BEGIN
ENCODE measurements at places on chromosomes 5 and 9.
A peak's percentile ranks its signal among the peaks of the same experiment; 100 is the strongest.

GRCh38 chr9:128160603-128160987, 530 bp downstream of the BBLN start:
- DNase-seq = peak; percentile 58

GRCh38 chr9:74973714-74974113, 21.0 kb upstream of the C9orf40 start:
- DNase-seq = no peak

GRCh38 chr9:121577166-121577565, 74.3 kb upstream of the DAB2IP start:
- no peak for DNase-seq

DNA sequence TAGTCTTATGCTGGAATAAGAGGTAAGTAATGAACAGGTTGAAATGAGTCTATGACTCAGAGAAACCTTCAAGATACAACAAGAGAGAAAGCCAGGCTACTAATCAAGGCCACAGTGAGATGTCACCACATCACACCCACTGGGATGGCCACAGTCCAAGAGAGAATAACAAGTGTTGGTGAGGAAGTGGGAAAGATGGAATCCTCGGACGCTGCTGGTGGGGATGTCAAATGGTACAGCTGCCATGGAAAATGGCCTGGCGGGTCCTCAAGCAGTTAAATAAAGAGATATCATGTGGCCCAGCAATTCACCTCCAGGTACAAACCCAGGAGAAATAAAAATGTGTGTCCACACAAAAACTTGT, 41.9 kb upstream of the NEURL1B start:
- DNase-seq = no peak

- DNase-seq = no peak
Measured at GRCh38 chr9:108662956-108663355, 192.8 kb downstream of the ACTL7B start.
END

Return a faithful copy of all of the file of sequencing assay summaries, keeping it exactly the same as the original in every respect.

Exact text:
ENCODE measurements at places on chromosomes 5 and 9.
A peak's percentile ranks its signal among the peaks of the same experiment; 100 is the strongest.

GRCh38 chr9:128160603-128160987, 530 bp downstream of the BBLN start:
- DNase-seq = peak; percentile 58

GRCh38 chr9:74973714-74974113, 21.0 kb upstream of the C9orf40 start:
- DNase-seq = no peak

GRCh38 chr9:121577166-121577565, 74.3 kb upstream of the DAB2IP start:
- no peak for DNase-seq

DNA sequence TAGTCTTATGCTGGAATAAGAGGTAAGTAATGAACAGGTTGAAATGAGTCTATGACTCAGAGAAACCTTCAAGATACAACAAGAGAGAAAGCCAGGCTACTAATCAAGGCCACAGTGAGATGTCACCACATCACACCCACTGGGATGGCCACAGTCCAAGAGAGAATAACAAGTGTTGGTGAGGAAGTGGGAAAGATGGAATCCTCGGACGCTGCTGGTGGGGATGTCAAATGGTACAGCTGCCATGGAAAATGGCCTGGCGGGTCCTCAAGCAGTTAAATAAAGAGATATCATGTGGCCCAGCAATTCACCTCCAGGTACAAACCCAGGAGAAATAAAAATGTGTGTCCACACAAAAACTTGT, 41.9 kb upstream of the NEURL1B start:
- DNase-seq = no peak

- DNase-seq = no peak
Measured at GRCh38 chr9:108662956-108663355, 192.8 kb downstream of the ACTL7B start.